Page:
|Review by JuniorJoiner||posted 2030 days ago||5268 views||1 time favorited||6 comments|
I have had a set of the Lie-Nielsen Joinery floats for a few months now, and unbelievably i have even found uses for them.
When i first saw these tools advertised on their site, I actually called my wife over , and showed her. Not from amazement or anything like that, but to tell her to never get them for me.
Apparently she pays as much attention as i would to her new shoes, because just short weeks later they arrived.
Smiling and being thankful, I put them all in the tool roll, and tossed them in the bottom drawer of my bench.
But, against my prejudice, i have used them and found them useful.
What these Joinery floats are, is basically a coarse single cut file , that cuts either on the push or pull stroke.
they are sized precisely in Sae, and have a fine fit and finish that you would expect for the lie nielsen price.
what they are intended for is precise fitting of mortises. Which is why i thought they were a strange choice of tool. usually doing mortise and tenon, you make the mortise first, then fit the tenon to the mortise. voila, no need to ever fit a mortise. and if you did, why not use the chisel you made the mortise with in the first place. or even a file or ironing rasp if you wanted to get fancy.
well, their use, as i have discovered, is to get good results without getting fancy, or spending alot of time on marking and setup.
Normally when i would make a through tenon, i would precisely mark the mortise location on both sides of the mortise piece, and carefully inscribe the back side of the mortise piece before i started pounding with the mallet for fear of blowing out a chunk of wood i wanted to stay there.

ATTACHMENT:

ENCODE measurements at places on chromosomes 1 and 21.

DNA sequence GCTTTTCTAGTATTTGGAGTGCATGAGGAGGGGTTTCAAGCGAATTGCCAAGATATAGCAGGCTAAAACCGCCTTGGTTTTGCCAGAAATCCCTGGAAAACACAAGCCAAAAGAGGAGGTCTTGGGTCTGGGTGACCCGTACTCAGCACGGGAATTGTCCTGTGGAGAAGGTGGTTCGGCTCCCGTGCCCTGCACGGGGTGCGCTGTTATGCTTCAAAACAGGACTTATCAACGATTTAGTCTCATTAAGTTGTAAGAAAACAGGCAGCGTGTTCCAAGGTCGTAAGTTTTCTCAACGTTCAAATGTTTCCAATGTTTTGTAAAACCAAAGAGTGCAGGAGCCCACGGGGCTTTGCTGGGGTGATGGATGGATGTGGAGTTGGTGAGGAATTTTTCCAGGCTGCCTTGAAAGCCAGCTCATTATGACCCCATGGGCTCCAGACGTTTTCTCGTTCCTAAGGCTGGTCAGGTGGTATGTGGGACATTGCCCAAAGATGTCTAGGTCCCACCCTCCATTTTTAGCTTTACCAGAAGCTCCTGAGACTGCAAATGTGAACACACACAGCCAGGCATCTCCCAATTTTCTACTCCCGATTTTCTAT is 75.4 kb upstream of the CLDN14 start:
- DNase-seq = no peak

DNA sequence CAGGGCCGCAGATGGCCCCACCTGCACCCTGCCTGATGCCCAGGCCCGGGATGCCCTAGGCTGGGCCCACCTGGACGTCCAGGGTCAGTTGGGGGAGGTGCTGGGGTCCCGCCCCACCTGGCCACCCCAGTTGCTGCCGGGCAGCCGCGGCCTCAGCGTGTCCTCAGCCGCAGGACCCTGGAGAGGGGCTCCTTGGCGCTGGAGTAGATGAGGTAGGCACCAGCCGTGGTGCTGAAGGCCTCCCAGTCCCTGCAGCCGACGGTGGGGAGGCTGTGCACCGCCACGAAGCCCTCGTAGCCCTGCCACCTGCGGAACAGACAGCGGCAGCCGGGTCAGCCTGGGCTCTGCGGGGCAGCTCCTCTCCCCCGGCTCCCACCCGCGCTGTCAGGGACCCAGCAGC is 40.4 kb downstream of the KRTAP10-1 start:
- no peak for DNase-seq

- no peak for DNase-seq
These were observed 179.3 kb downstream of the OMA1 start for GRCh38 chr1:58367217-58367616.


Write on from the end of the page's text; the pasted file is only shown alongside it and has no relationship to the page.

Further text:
then , spend more time trying to trim everything precisely with my chisel against a guide block.
anyway, the problem with those actions is that you are trying to work end grain, or edge grain. neither of which is very forgiving.
These tools are built just for that purpose, and work well. sized for many different mortises, you can use them to trim the mortise sides, and since they only have one cutting face, you can work them without fear of damaging the surrounding hole.
I have found that in use, i can have mortises looking alot better with alot less work, and usually without the need to do tons of paring with a guideblock.
So, in conclusion , Lie Nielsen built a really good, useful tool. that most woodworkers would never buy or reach for. they have made my work better or at least more efficient.
Now if they would just make the tool I reach for the most, A panel saw.
-- Junior -Quality is never an accident-it is the reward for the effort involved.